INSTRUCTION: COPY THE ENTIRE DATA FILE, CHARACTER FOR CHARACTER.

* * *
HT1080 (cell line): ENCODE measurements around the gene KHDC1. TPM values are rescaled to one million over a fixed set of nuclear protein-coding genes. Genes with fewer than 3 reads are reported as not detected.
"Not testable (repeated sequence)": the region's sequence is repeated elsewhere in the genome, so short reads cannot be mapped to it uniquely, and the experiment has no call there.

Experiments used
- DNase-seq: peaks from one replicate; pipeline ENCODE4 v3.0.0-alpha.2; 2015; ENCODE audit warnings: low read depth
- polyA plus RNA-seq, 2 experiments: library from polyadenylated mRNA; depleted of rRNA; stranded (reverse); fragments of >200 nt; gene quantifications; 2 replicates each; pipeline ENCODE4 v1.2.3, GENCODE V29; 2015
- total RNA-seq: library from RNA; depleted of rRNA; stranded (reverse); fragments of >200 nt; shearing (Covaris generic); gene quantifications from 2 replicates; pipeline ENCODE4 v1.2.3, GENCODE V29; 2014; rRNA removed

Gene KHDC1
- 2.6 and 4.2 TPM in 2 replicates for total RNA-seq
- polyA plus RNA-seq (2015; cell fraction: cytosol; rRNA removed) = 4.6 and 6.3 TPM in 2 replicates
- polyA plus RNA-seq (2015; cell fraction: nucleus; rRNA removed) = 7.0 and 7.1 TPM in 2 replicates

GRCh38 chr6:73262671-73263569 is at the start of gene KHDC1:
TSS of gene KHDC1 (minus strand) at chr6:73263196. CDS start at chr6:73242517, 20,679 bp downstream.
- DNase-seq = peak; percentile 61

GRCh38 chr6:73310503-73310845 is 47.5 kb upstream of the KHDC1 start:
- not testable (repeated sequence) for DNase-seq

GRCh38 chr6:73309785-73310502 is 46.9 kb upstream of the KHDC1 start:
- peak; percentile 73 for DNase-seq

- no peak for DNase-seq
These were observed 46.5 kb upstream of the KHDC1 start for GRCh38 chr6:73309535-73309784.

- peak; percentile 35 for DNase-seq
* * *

HT1080 (cell line): ENCODE measurements around the gene KHDC1. TPM values are rescaled to one million over a fixed set of nuclear protein-coding genes. Genes with fewer than 3 reads are reported as not detected.
"Not testable (repeated sequence)": the region's sequence is repeated elsewhere in the genome, so short reads cannot be mapped to it uniquely, and the experiment has no call there.

Experiments used
- DNase-seq: peaks from one replicate; pipeline ENCODE4 v3.0.0-alpha.2; 2015; ENCODE audit warnings: low read depth
- polyA plus RNA-seq, 2 experiments: library from polyadenylated mRNA; depleted of rRNA; stranded (reverse); fragments of >200 nt; gene quantifications; 2 replicates each; pipeline ENCODE4 v1.2.3, GENCODE V29; 2015
- total RNA-seq: library from RNA; depleted of rRNA; stranded (reverse); fragments of >200 nt; shearing (Covaris generic); gene quantifications from 2 replicates; pipeline ENCODE4 v1.2.3, GENCODE V29; 2014; rRNA removed

Gene KHDC1
- 2.6 and 4.2 TPM in 2 replicates for total RNA-seq
- polyA plus RNA-seq (2015; cell fraction: cytosol; rRNA removed) = 4.6 and 6.3 TPM in 2 replicates
- polyA plus RNA-seq (2015; cell fraction: nucleus; rRNA removed) = 7.0 and 7.1 TPM in 2 replicates

GRCh38 chr6:73262671-73263569 is at the start of gene KHDC1:
TSS of gene KHDC1 (minus strand) at chr6:73263196. CDS start at chr6:73242517, 20,679 bp downstream.
- DNase-seq = peak; percentile 61

GRCh38 chr6:73310503-73310845 is 47.5 kb upstream of the KHDC1 start:
- not testable (repeated sequence) for DNase-seq

GRCh38 chr6:73309785-73310502 is 46.9 kb upstream of the KHDC1 start:
- peak; percentile 73 for DNase-seq

- no peak for DNase-seq
These were observed 46.5 kb upstream of the KHDC1 start for GRCh38 chr6:73309535-73309784.

- peak; percentile 35 for DNase-seq